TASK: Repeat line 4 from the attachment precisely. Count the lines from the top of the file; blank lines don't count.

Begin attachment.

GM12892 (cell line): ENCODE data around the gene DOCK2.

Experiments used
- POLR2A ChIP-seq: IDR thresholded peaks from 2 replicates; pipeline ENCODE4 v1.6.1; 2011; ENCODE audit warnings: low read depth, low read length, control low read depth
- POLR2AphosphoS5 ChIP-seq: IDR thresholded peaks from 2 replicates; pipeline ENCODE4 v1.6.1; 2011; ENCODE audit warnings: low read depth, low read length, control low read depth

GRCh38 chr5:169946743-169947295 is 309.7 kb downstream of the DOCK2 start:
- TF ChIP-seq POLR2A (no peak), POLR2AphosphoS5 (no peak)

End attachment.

- POLR2AphosphoS5 ChIP-seq: IDR thresholded peaks from 2 replicates; pipeline ENCODE4 v1.6.1; 2011; ENCODE audit warnings: low read depth, low read length, control low read depth